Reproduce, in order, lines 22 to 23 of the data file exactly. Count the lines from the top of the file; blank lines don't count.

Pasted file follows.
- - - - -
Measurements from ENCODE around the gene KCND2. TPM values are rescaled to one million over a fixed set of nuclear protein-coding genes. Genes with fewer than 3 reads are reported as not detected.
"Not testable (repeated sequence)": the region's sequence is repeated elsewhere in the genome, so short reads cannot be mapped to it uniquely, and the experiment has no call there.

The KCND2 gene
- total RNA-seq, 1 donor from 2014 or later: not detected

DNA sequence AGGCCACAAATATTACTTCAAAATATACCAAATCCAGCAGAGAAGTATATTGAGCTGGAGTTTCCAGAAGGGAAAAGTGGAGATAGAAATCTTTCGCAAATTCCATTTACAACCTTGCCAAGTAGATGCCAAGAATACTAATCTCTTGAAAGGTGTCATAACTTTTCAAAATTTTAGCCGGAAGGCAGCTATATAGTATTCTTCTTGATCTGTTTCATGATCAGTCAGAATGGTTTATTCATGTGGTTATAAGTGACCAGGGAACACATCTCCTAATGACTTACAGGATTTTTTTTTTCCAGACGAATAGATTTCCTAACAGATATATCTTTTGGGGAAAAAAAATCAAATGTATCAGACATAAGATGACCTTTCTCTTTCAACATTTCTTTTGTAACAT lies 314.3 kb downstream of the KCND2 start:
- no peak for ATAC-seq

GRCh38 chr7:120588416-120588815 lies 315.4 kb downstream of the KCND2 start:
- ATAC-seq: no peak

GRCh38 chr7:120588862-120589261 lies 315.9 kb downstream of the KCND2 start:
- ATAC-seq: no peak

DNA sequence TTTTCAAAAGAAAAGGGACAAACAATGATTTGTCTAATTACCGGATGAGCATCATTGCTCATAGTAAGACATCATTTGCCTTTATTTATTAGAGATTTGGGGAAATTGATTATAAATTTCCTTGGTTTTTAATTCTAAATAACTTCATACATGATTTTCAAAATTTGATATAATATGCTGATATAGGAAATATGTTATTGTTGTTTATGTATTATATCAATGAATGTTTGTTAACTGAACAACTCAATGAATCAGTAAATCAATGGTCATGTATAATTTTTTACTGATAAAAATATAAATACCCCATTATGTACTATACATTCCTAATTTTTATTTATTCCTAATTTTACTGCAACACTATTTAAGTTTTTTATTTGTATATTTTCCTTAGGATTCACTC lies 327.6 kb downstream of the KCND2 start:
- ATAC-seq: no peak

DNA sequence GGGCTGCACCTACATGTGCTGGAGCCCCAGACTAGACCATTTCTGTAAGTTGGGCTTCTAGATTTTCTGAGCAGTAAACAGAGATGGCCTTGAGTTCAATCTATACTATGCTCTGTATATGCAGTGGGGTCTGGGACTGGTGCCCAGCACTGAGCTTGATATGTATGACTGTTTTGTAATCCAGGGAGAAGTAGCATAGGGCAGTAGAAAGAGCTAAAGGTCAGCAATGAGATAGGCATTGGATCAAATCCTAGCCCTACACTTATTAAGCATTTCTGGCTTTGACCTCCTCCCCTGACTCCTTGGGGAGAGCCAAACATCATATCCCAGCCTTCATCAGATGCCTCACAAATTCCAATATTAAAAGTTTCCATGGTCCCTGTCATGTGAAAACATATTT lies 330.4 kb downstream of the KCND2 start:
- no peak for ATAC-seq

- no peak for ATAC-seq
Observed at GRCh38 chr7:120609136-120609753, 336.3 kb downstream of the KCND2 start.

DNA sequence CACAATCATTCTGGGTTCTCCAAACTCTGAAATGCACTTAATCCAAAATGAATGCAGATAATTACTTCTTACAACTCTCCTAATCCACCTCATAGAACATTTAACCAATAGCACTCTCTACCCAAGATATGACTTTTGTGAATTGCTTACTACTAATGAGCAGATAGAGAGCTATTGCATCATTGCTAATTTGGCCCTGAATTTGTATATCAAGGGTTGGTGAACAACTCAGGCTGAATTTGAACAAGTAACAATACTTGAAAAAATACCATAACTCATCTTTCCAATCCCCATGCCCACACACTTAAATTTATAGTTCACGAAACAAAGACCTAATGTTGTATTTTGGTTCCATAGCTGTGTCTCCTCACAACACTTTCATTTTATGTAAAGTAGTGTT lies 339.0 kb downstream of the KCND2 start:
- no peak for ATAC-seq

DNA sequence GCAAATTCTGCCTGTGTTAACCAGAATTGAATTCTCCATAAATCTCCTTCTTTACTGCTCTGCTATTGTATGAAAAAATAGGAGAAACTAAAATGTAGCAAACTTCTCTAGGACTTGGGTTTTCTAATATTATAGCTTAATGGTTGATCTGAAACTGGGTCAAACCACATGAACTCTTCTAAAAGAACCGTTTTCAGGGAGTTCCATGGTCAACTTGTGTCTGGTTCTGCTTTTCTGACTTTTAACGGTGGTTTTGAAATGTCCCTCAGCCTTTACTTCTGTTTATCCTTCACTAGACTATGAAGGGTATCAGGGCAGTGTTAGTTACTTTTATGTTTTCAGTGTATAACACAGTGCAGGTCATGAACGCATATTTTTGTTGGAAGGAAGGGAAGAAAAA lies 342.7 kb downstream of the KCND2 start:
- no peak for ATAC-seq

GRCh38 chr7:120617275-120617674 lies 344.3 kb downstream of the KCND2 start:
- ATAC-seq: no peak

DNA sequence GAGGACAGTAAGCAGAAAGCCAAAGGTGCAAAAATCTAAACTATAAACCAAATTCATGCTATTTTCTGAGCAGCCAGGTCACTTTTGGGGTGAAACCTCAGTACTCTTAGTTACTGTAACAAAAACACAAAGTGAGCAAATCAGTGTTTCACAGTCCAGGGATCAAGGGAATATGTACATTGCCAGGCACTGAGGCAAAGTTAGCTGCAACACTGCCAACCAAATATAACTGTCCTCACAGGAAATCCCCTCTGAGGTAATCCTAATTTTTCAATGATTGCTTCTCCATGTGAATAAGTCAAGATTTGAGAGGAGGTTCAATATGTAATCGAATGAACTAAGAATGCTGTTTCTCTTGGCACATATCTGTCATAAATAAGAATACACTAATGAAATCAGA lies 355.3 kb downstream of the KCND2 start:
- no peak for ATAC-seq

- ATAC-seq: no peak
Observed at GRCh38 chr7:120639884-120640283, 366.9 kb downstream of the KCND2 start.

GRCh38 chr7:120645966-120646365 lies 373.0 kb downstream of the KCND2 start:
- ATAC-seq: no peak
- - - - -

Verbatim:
- ATAC-seq: no peak

DNA sequence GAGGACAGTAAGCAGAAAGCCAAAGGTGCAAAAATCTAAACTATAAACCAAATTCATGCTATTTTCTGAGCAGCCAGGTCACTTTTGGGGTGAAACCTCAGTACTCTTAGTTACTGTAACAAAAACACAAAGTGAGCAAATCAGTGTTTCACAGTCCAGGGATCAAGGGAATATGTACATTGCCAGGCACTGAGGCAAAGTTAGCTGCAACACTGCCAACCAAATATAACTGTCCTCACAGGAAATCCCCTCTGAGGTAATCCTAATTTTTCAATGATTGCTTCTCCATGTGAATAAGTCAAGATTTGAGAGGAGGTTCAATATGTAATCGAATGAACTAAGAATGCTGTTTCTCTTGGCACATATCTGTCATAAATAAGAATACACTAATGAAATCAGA lies 355.3 kb downstream of the KCND2 start: